Monday, January 22, 2018

Portuguese Man-of-War Jellyfish Return To Cocoa Beach

Portuguese Man-of-War

COCOA BEACH, Florida - As of January 22, 2018, jellyfish, including Portuguese Man-of-War have re-appeared along Brevard County beaches over the last few days and are stinging unsuspecting beachgoers.

An extended period of easterly winds have been blowing the Portuguese Man-of-War jellyfish onto the popular Florida beaches.

Safety officials advise that swimmers avoid these marine animals because their sting can be very intense, and may adversely affect sensitive individuals or those with underlying medical conditions with more severe reactions. 

Beachgoers should not touch or disturb any jellyfish even when found on the beach as they may remain potent after dying or drying out in the sun.

Most stings, although extremely intense, are relatively minor and will subside after a few minutes.  Sometimes, the tentacles will remain stuck to the skin and it will help to physically remove them as soon as possible from the victim with a gloved hand, towel, or dull edge of a plastic card.  Rinsing the area of the sting after removal of any sticking tentacles is advisable.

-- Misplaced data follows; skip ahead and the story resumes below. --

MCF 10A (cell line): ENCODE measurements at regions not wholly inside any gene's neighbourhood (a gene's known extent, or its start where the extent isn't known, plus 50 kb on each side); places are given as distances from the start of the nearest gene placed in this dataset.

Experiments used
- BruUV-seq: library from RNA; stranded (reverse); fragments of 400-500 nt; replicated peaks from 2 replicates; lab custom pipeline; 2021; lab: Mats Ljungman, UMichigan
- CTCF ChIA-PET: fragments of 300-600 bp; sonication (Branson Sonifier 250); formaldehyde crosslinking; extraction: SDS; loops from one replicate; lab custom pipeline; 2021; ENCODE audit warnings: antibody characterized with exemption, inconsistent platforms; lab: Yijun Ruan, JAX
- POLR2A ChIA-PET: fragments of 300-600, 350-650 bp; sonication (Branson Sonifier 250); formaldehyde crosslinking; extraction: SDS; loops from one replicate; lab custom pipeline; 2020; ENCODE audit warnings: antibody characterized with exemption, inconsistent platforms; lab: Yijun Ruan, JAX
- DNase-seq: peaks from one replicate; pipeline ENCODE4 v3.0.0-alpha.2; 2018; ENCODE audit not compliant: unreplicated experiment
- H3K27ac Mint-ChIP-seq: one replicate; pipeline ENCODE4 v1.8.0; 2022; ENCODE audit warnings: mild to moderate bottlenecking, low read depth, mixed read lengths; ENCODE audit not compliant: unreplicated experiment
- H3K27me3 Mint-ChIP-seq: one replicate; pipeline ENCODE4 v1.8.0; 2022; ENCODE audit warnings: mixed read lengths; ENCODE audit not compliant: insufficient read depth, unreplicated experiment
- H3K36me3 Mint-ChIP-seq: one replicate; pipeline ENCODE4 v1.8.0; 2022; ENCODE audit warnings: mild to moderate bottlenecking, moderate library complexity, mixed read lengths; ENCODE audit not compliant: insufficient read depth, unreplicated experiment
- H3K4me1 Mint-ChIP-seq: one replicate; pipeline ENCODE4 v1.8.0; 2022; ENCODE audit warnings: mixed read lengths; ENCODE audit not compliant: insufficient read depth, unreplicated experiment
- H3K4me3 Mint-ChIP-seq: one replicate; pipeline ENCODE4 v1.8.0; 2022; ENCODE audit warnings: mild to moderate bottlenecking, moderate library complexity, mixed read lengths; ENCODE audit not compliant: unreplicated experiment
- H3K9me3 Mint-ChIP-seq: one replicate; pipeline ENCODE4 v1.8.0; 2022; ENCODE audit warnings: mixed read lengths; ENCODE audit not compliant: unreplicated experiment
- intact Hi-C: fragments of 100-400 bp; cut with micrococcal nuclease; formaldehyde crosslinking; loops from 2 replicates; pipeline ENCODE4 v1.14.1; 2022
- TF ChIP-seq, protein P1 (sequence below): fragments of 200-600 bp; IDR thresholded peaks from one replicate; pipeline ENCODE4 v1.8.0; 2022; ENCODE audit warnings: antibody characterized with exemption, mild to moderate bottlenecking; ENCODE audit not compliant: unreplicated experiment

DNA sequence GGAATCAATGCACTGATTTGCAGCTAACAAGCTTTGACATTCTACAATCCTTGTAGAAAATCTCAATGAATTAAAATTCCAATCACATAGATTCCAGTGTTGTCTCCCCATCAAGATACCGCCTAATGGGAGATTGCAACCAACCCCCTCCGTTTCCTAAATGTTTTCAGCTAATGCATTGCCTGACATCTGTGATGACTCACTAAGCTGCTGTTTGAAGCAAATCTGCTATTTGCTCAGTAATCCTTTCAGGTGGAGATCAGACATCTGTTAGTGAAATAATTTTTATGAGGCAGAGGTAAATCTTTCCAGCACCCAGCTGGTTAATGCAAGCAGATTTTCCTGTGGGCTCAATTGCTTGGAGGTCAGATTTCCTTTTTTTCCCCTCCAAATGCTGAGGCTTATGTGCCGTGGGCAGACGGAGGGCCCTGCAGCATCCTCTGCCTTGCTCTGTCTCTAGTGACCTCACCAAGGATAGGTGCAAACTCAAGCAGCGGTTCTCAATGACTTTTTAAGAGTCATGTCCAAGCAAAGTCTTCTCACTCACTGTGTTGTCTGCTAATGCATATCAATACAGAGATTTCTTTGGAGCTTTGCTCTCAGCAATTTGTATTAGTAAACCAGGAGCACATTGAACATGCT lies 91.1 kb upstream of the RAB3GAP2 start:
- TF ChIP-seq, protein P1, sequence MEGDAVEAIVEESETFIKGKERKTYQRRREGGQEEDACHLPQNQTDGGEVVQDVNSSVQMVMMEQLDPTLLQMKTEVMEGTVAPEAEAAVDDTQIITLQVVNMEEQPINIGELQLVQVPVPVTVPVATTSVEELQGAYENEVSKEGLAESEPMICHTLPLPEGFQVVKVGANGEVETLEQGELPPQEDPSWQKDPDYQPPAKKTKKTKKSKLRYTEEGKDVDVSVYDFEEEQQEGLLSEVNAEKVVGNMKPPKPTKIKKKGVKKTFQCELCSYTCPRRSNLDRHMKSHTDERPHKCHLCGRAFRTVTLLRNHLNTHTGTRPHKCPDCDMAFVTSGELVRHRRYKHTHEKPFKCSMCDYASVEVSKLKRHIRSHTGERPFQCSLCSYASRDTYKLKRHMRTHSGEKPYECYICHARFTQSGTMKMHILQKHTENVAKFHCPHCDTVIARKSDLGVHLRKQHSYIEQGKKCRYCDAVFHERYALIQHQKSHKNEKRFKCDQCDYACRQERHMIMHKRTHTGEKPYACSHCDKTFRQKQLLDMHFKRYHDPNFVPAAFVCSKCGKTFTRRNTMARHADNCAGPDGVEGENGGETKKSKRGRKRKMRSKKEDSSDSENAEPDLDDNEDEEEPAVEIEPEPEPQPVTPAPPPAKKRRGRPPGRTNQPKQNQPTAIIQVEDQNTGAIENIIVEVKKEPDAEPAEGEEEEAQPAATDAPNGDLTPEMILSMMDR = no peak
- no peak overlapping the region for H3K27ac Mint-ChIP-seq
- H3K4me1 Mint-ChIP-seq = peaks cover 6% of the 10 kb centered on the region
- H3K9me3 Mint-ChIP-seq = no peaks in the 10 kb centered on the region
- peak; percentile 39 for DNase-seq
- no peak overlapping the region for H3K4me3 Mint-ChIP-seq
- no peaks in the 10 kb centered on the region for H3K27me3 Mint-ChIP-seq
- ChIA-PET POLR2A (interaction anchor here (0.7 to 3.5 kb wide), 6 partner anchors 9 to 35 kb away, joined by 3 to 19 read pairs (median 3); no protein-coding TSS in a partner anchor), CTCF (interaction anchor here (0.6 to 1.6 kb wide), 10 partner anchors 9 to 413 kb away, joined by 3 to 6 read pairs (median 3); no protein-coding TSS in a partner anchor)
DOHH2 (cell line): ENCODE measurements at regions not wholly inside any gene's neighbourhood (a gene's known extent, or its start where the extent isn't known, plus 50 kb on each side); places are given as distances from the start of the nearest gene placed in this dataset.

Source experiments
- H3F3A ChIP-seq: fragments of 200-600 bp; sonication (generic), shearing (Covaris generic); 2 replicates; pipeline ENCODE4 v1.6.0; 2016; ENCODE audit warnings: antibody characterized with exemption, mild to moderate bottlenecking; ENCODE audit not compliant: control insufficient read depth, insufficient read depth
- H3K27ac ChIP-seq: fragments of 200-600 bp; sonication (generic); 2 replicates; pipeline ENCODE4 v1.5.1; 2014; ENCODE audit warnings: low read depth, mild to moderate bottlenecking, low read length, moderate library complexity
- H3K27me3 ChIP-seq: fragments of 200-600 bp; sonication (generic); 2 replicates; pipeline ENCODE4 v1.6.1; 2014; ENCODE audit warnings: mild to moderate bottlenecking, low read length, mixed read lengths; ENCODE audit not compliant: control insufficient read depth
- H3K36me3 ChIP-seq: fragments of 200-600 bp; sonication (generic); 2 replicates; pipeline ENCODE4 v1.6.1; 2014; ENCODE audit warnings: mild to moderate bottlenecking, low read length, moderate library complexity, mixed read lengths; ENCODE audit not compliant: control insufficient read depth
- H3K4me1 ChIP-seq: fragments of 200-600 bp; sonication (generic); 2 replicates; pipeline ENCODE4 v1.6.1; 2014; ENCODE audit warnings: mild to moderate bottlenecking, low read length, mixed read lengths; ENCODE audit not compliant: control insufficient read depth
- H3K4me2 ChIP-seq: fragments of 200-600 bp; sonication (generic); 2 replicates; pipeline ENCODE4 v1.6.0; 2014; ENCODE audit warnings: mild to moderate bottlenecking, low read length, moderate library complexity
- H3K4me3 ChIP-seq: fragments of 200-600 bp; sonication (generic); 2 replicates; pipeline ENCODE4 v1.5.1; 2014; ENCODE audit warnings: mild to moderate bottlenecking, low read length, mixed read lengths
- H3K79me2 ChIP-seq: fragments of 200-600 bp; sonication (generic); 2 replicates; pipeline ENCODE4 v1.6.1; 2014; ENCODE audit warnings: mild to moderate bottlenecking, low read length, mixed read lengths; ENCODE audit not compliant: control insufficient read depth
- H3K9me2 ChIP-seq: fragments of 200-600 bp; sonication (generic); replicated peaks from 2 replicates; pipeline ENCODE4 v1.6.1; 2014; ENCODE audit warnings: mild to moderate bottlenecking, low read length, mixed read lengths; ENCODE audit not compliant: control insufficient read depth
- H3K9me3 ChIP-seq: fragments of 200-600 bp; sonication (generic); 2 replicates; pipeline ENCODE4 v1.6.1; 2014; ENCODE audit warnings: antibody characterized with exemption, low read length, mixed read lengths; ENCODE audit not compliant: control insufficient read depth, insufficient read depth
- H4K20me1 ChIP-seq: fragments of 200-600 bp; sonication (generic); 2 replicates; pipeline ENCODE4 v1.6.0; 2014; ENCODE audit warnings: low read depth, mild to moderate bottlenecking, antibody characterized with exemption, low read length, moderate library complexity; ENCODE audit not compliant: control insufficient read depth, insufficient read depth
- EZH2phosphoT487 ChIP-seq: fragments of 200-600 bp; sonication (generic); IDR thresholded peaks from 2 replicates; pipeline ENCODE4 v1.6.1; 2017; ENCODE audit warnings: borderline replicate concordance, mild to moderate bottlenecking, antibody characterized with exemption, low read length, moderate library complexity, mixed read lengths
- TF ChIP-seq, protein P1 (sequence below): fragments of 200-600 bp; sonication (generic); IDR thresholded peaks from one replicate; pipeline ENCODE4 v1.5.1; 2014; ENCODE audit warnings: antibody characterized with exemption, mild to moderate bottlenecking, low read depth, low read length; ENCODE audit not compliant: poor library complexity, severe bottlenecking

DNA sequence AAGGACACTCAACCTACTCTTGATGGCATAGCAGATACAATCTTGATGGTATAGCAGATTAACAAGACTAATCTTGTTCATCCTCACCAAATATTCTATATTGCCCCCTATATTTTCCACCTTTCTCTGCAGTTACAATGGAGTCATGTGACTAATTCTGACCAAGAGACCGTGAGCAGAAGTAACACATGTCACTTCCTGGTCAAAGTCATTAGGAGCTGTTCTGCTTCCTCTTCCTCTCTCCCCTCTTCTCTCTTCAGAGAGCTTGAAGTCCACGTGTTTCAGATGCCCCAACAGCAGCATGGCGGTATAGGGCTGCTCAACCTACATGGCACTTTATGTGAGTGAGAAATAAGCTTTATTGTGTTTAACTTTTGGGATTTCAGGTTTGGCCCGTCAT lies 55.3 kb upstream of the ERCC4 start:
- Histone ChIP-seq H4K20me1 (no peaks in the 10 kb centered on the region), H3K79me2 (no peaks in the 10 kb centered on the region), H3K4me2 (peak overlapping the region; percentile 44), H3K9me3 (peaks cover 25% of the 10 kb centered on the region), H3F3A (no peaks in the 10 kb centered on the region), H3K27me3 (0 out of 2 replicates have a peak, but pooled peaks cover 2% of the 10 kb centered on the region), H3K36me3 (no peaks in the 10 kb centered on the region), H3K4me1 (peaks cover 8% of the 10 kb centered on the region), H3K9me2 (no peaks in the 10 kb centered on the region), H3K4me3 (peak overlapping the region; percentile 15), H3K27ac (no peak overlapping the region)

If you encounter a sting that results in fainting, shortness of breath, chest pain, scratchy throat, or hives that occur on skin in areas away from the site of the sting; These symptoms may be indicative of a more severe reaction. You should immediately call 911 and contact the nearest lifeguard if possible.

How To Identify Portuguese Man-of-War

The Portuguese Man-of-War can be identified from other jellyfish in Florida by its translucent blue, pink, green or purple gas-filled air sac that helps them travel long distances across the ocean by acting as a wind-driven sail (technically, Portuguese Man-of-War aren't jellyfish but are instead a colony of small organisms called Siphonophorae). 

A violet-colored stinging tentacle cluster mass under the body can have tentacles that may extend up to ten or fifteen feet. These stinging, venom-filled tentacles are designed to paralyze small fish but can also deliver a powerful sting to humans who wade into the water or play on the beach.